Clark meanwhile slightly enlarged her cabinet on Saturday by adding John Yap to replace the ousted Harry Bloy as Minister of State for Multiculturalism, medical doctor Moira Stilwell as Parliamentary Secretary to the Minister of Health with a focus on health care innovation, and Rob Howard as Parliamentary Secretary to the Minister of Transportation with a focus on air services agreements.

The timing and content of those cabinet tweaks were a bit unusual but could have been a bid to manufacture some news in time for the deadline of the Vancouver Province's Sunday edition in order to bolster the Liberal Party's hopes in the two byelections underway and/or to help stop the party's and the Premier's plunges in opinion polls. But in retrospect they may also have been to mitigate the impacts of van Dongen's anticipated move on Monday.

Clark was not available to any media today but was expected to be in Victoria tomorrow.

Van Dongen said he had tried but not been able to reach the Premier to personally advise her of his decision to leave caucus but he repeatedly assured the media that she was well aware of his on-going concerns.

Margin of power gets tighter for Clark

The standings in the Legislature are now 46 Liberals, 34 NDP, 2 Independents (Vicki Huntington and Bob Simpson), 1 Indep. (Conservative) (van Dongen) and 2 seats vacant (with byelections set for April 19 in Port Moody and Chilliwack) - which with one seat for the Speaker means only four more defections from the Liberals would deprive Clark of her majority - assuming the New Democrats win the byelection in Port Moody and the Conservatives win in Chilliwack as now expected (though there is still lots of time for changes in B.C.'s ever-fluid politics).

The House sitting is scheduled to end on May 31, which means there could be time for the new MLAs to get into the House and participate in a vote of non-confidence in Clark's regime if that became appropriate.

NDP House Leader John Horgan seemed to welcome the move and suggested it was not entirely surprising given recent events but still was quite significant.

"It's a seismic shift in B.C. politics," Horgan told reporters, apparently signalling the NDP's recognition that B.C. politics now is truly a three-way contest.

Some eyebrows were raised about van Dongen's timing but he claimed it had nothing to do with the byelections and instead was driven mainly by the B.C. Place naming issue explanations, though it should be noted the Legislature is scheduled to sit only until Thursday and then recess for two weeks, which suggests there were some conveniences to doing it now rather than later.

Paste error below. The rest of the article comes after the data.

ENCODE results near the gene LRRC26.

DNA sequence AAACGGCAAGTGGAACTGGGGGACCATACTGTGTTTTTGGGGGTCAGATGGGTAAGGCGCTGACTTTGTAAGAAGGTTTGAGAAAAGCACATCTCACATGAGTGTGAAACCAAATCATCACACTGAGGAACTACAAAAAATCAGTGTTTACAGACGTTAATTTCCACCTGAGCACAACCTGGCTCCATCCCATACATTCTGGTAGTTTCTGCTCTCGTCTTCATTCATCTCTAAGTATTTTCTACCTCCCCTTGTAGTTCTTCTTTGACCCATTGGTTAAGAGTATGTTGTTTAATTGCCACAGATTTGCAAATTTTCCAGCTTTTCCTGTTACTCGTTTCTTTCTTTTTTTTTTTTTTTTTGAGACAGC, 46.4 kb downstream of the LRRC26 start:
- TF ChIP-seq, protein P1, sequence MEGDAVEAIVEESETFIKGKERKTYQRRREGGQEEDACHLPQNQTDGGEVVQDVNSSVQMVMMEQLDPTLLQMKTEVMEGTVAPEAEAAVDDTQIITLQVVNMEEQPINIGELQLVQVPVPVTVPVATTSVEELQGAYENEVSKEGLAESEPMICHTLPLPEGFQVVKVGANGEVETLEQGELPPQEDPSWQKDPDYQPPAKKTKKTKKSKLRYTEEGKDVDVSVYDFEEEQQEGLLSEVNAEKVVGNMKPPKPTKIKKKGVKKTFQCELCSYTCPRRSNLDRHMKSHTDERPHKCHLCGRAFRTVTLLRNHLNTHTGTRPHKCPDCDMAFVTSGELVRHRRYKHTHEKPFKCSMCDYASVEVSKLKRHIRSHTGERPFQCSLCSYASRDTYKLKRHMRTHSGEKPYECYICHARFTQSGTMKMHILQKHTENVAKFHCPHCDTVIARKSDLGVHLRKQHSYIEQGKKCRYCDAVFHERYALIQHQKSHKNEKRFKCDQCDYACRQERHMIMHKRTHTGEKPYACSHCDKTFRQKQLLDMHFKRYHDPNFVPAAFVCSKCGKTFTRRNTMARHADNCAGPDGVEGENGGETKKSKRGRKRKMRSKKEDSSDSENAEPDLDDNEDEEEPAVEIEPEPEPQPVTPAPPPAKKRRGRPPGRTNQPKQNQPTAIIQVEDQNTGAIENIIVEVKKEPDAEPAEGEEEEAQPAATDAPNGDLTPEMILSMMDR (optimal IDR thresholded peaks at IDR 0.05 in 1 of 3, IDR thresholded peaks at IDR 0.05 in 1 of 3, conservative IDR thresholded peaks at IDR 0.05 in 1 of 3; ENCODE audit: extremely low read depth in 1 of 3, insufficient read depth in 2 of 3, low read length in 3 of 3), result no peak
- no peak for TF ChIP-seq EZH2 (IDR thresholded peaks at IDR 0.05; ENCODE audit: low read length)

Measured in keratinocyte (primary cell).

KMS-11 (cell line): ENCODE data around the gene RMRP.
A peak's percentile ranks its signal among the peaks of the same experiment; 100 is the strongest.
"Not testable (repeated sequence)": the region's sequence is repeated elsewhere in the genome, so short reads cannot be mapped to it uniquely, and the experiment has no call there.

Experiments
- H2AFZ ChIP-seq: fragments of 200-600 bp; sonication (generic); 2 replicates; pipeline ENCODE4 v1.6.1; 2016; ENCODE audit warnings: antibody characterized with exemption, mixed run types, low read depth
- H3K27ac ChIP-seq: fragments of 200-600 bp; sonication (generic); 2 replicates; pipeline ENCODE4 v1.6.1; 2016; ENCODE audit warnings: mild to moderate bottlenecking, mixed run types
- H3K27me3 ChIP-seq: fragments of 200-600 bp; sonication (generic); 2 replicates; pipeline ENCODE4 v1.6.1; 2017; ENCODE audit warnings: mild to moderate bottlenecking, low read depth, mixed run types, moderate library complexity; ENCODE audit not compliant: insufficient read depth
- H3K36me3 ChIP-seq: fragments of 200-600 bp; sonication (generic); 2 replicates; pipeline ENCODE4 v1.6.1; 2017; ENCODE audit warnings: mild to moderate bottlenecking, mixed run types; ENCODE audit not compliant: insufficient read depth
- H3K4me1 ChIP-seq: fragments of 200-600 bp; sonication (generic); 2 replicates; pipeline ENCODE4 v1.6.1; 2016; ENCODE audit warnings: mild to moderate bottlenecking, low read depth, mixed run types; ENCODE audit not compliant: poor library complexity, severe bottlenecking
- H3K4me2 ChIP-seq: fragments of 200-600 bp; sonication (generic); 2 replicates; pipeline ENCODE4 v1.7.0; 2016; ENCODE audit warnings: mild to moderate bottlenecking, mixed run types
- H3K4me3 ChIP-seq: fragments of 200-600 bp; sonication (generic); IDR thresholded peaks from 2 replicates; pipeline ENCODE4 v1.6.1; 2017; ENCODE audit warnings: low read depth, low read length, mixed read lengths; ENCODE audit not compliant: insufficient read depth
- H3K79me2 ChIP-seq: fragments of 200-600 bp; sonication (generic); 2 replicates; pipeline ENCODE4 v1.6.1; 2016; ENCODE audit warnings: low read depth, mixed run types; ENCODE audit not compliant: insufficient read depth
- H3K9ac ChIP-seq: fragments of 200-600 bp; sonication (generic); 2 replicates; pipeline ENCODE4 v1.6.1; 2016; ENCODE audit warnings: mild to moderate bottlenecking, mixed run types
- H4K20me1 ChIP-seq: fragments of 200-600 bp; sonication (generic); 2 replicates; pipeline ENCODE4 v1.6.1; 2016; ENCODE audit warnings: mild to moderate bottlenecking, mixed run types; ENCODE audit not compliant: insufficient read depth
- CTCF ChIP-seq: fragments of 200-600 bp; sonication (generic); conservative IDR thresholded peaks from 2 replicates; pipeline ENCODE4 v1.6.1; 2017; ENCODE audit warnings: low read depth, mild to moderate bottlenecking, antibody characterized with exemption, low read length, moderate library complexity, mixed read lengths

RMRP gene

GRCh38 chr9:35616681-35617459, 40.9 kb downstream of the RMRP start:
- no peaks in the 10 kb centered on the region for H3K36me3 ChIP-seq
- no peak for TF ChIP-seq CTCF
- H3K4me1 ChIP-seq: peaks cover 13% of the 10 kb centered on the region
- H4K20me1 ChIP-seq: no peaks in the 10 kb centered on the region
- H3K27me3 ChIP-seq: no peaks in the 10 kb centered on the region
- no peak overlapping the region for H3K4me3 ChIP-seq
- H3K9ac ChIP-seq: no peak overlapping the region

Van Dongen's jump will help in byelection

Cummins clearly was happy with that too since it probably gives the Conservatives a lock on the Chilliwack riding because van Dongen - a longtime very successful dairy farmer and leader in the local Catholic church - is extraordinarily popular and well-respected in the upper Fraser Valley, winning his Abbotsford-South seat with 59% of the popular vote in 2009 even after he had been dumped from cabinet over speeding tickets and personally had gone through a marital breakdown and now is engaged to his constituency assistant.

"He's a man of great passion and integrity," gushed Cummins in one media comment though his quickly-issued news release cited his being a man of principle and integrity.

"I am delighted that he has joined BC's fastest growing party," said Cummins. "I am excited to work with John as we reach out to British Columbians and share our message of fiscal responsibility, ending the catch-and-release justice system, and reducing the influence of special interests in the political process. John's experience in the legislature will be invaluable in holding the government to account."

That passing reference to "special interests in the political process" could well have been a shot at renowned lobbyist Patrick Kinsella who apparently worked for three sides at once in the sale of B.C. Rail and who more recently was apparently the main architect of first getting Clark an open-line gig at CKNW and later co-piloting her leadership bid with prominent government lawyer Doug Eastwood, both of whom also worked for Vanoc during the 2010 Winter Olympics.

For his part van Dongen said he decided to join the B.C. Conservatives because they are a party devoted to integrity and are motivated by a genuine commitment to public service.

"I am energized to be part of a principled, honest and growing party that offers the people of B.C. a credible free-enterprise option in the next provincial election," he said, indicating that he intends to seek re-election as a Conservative in the next provincial election.

At a subsequent Conservative Party news conference in a hotel near the Legislature van Dongen also was armed with a legal opinion regarding the appropriateness of the payment arrangements for his longtime constituency assistant Sherri Wacker with whom he is now living in a committed relationship.

Government House Leader Rich Coleman, who dealt with the issue in Clark's absence, said he was a bit surprised because while van Dongen told his colleagues he would be leaving he had not told caucus that he also would be joining the Conservatives. Then Coleman made some comments suggesting that van Dongen, a longtime friend, may have been affected by personal issues that he had been struggling with since van Dongen lost his driver's licence.

Van Dongen said such remarks were unfortunate but noted that his personal issues had been known for about four years and were not a problem in the community. He further claimed he is a bridge-builder who will not hold grudges, adding he was aware of the risk of such questions being raised but he decided to proceed anyway because the key issue is regarding the Premier's leadership.